As with other migrants at this time of year I'm constantly aware that each one I see could very well be my last until next spring. This applies even more so to our aerial visitors which made the presence of several small flocks of Swallows and a single movement of 26 House Martins that much more gratifying. It was a particularly nice surprise to see the latter as I don't think I'd seen any up to that point for at least a month. At ground level the sound of Robins defending their territory served as an ever present audio backdrop, but the hoped for first Redwing of the autumn failed to materialise. There were certain compensations though including this male Stonechat at Horton. For a species that I used to struggle to photograph it seems I can do no wrong at present.
The days star birds were to be found midway towards Oxwich Point and came in the shape of a pair of Kestrels. They were both hunting along the footpath and afforded us superb views both in flight and as they perched in an adjoining field. Better was to come though when one of the birds made a successful kill and started to devour its prey on a nearby fence post. With that position clearly not to its liking it instead took to the air and continued its meal on the wing. I've seen this behaviour before but never at such close quarters and it was spectacular to say the least.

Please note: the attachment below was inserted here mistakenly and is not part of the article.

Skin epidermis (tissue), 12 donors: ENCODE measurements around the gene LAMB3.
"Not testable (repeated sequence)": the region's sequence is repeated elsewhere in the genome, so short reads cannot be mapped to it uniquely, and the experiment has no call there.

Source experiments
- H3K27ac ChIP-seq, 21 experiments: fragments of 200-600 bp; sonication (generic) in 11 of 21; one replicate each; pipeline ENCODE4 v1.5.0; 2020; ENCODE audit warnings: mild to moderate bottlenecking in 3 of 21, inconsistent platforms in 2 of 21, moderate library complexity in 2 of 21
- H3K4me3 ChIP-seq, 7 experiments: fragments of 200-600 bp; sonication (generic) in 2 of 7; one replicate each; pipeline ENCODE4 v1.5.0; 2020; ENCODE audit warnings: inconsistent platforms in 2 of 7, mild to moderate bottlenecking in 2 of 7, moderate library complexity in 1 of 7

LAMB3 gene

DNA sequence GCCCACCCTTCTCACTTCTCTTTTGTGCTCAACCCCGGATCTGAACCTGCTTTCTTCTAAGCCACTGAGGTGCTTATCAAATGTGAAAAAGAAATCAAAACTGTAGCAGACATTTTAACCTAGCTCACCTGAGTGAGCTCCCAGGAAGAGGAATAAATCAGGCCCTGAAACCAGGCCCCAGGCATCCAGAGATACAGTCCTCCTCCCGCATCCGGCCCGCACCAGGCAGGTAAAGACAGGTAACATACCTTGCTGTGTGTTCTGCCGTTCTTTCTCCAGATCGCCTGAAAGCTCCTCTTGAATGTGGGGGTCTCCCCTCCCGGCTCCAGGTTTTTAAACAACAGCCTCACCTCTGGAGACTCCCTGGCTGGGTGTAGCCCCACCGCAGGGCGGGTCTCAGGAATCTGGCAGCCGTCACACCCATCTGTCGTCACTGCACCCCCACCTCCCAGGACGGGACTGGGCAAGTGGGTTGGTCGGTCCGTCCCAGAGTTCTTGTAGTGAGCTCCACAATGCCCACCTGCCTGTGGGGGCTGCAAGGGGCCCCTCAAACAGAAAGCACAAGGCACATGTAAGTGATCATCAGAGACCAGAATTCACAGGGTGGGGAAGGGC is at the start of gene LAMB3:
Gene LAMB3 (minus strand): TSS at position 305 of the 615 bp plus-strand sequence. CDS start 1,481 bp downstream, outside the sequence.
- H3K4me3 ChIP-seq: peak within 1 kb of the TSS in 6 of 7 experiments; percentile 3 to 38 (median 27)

By the time we finally reached the Point we'd added a couple of Curlew, a Grey Heron and six Oystercatchers to our list, along with a surprisingly large number of Wood Pigeons. Whether or not it was the same flock we kept seeing I can't be sure, but there were certainly more than I have ever seen there before.
A surprise was waiting in store for us at the top of the cliffs where a tumbledown wall and a chance stop found us face to face with a Weasel! It darted back between the stones before popping its head above the parapets again moments later. This went on for a good few minutes before it finally ran into a hole not to return, no doubt encouraged into hiding by the calls of a Buzzard drifting ever nearer. I last saw a Weasel on Gower well over two years ago and on that occasion didn't have my camera to hand. Thankfully this time I was a lot better prepared.